The amount of information produced by modern society has grown massively in the last years, attracting increasing attention to information storage technology, because of the constant need for more powerful and efficient devices. The state-of-the-art technology includes Hard Disk Drives (HDD), Solid State Drives (SSD), and flash memories, which are based on the detection and movement of electron charges. However, several limitations, among which the speed of writing and reading data from an HDD and the durability of SSD, have slowed down the continuous improvement of these devices, so that reducing their size and power consumption has become a serious technological issue. For this reason, it has become crucial to search for new prototypes for data storage devices.
Nowadays technology listed above is based on electronics, meaning it uses the charge of the electrons to transfer information. But besides that, electrons also have a spin (intrinsic magnetic moment) which application has opened the new field of spintronics: the combination of spin and electronics.
Whereas in electronics the charge current can be driven with electric fields, in spintronics the systems are also controlled via magnetic effects.
Spintronics was born in Europe with the discovery of giant magnetoresistance (GMR) in 1988 by Albert Fert and Peter Grünberg (who both received the Nobel Prize in Physics in 2007 for this discovery). The principle of GMR is that the resistance through two magnetic electrodes separated by a non-magnetic metal shows “giant” changes as the relative orientation of their magnetisations changes. The GMR effect has been used in commercial devices since the 90’s but there are many more possibilities; for example using magnetic skyrmions which are at the core of the MAGicSky (MAGnetic Skyrmions for future nano-spintronic devices) project.
The original mathematical concept of a skyrmion was developed by Tony Skyrme within particle-physics. Since its first definition, it was discovered that the concept of skyrmions could be applied to many phenomena outside of its original framework, in lower dimensions. Within the context of condensed matter physics, the term (magnetic) skyrmion now designates a topologically and physically stable magnetic texture arising from the competition of different short range interactions. This physical and topological stability is, of course, of extreme interest for spintronic applications.
What MAGicSky is focusing on are magnetic skyrmions which are localised, particle-like solitons of
|Figure 1: numerical simulation of an object covered with spins (arrows) pointing in every possible direction||Figure 2: representation of a spin-covered object as a sphere, also called hedgehog or magnetic knot|
a few nanometers in size (from 1 to 100 nm as reported up to now), exhibiting a characteristic configuration of the spins in which they show a defined sense of rotation (figure 1). The spins point in all directions wrapping a sphere, an example of which is shown in figure 2.
It is now possible to create and shape skyrmions with magnetic field, electric field or temperature control in a controlled environment. To improve the process, our research teams experimentally identify particular combinations of elements in which skyrmions can be stabilised and manipulated. It is the choice of the consortium to create skyrmions in structures which are obtained by stacking at the nanoscale several magnetic and non-magnetic metal layers, and to control skyrmions with applied currents (figure 3).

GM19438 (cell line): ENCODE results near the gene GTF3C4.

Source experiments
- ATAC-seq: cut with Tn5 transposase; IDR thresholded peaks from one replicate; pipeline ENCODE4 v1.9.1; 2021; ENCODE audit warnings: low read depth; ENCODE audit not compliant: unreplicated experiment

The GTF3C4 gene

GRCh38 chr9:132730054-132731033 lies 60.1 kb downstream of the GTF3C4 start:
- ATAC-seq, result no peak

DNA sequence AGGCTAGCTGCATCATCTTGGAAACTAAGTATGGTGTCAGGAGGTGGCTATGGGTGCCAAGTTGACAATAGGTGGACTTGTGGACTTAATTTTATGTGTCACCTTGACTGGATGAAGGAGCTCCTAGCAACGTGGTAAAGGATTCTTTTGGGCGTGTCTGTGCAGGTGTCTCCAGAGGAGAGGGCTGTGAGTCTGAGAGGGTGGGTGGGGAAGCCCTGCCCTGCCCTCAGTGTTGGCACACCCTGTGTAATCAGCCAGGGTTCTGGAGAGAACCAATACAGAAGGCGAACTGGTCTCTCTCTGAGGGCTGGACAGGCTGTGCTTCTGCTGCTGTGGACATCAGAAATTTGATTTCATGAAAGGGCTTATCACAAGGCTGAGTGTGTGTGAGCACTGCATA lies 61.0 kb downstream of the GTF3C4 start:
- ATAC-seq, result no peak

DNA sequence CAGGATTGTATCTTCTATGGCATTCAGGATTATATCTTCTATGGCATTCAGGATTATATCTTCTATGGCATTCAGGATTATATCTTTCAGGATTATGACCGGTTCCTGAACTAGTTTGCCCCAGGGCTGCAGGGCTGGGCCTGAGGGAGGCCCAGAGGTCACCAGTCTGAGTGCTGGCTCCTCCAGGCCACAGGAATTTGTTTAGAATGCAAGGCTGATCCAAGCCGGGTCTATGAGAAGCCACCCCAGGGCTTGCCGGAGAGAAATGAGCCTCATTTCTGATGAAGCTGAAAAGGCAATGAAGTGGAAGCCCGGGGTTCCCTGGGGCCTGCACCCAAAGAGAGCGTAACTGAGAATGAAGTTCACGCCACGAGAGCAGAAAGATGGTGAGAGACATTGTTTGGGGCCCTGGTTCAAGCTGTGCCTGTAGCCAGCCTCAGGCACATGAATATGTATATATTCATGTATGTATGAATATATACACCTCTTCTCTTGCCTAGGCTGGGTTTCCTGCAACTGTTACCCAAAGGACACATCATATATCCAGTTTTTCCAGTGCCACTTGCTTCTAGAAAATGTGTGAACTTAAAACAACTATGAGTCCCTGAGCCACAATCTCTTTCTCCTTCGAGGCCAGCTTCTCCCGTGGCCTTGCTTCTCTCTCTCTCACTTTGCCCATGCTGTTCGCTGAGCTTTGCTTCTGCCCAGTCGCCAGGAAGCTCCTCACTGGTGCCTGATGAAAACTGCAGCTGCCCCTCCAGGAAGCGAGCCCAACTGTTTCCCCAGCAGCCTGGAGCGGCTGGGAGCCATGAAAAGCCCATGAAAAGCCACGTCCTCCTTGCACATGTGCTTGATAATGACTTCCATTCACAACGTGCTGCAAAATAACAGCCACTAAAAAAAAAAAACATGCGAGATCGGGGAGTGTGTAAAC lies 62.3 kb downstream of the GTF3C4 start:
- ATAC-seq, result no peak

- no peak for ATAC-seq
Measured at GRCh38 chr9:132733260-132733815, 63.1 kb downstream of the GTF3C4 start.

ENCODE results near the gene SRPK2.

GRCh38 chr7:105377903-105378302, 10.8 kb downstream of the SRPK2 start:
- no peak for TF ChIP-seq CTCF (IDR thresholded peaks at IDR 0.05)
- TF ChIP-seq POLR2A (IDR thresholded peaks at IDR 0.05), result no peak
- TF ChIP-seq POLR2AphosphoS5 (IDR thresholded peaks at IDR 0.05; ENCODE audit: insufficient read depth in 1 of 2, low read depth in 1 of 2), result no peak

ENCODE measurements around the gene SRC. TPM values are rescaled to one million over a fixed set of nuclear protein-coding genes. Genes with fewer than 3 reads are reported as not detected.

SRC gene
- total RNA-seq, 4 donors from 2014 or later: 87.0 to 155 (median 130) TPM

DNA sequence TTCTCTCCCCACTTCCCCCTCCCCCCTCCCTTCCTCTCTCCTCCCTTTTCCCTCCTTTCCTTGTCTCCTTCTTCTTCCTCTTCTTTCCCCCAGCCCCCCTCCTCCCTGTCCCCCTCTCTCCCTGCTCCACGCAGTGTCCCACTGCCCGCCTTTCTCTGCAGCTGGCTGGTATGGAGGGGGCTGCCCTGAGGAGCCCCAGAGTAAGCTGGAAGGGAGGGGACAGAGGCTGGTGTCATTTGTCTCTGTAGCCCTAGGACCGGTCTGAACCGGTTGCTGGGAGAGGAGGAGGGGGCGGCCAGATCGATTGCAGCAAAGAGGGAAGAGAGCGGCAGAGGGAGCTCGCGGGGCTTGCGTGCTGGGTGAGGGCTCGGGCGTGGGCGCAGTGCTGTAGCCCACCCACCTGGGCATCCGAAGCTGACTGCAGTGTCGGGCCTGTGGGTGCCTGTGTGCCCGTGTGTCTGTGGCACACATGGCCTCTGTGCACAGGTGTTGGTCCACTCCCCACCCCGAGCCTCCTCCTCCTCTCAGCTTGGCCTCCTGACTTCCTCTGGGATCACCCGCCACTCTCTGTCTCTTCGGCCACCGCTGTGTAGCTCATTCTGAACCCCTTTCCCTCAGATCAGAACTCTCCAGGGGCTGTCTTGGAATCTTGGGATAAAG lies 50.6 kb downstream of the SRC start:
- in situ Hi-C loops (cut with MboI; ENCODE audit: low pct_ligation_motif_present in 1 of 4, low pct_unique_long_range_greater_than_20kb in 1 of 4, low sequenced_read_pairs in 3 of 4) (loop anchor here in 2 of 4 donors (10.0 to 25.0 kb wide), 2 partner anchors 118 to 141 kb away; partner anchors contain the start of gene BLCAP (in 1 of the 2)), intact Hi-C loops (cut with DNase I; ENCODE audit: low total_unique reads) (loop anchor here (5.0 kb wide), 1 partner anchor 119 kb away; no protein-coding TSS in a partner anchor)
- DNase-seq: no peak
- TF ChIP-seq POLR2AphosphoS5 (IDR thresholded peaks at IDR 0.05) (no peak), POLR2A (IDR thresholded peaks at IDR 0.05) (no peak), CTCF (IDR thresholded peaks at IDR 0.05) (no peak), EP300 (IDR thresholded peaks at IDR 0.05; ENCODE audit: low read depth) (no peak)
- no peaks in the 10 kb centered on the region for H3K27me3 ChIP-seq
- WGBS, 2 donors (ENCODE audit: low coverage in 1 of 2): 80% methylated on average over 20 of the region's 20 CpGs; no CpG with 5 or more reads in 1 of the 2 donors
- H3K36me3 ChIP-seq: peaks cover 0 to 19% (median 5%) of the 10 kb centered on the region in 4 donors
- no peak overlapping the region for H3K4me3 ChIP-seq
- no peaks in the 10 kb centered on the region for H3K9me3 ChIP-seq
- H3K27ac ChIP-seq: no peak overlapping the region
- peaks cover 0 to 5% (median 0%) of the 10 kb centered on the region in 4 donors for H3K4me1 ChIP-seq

|Figure 3: numerical simulation of skyrmions moving on a race track (50nm wide) after an electrical current was applied to them|
A large part of this research is to balance properly the amount and stacking order of the elements that we use and to understand the role of materials defects, either of unavoidable or intended nature.
To accomplish this, it is necessary to explore the new materials and preparation techniques offered by recent technological and industrial progress of ultrathin film fabrication.
State- of-the-art microscopy techniques daily used by our research teams (such as spin-polarised scanning tunneling microscopy, magnetic force and Kerr effect microscopy, energy loss electron spectroscopy, etc.) were indeed developed specifically to address the challenge of observing small magnetic structures at the nanoscale.
The final goal of the 3 year-long MAGicSky project is to manipulate skyrmions individually in devices at room-temperature.
The stability and the size of the skyrmions will eventually lead to the creation of the next generation very high density information storage, breaking though the barriers set by current technology. This could eventually allow the industrialisation of storage devices in which the bits could be spaced down a few nanometers, i.e. the order of magnitude of the skyrmion diameter. Compared to recent HDD or SSD storage devices, there is no limitation related to mechanical parts in the state-of-the-art technology. Particle-like properties of these nanoscale structures should highly improve the stability of the bits, as well as the speed and efficiency of the writing and reading process of information. Furthermore, as skyrmions should be created and manipulated with low-density current, skyrmion-based devices will hopefully allow a drop of the energy consumption compared to the nowadays magnetic-based devices.
This text is the result of a collaborative work from: Davide Maccariello, Benoît Pilorget, Marie Böttcher, Louise Desplat, Aurore Finco, Simone Finizio, William Legrand, Stephan von Malottki, Sebastian Meyer, Marco Perini, Myoung-Woo Yoo and Katharina Zeissler.
Figures: courtesy of Dr Myoung-Woo Yoo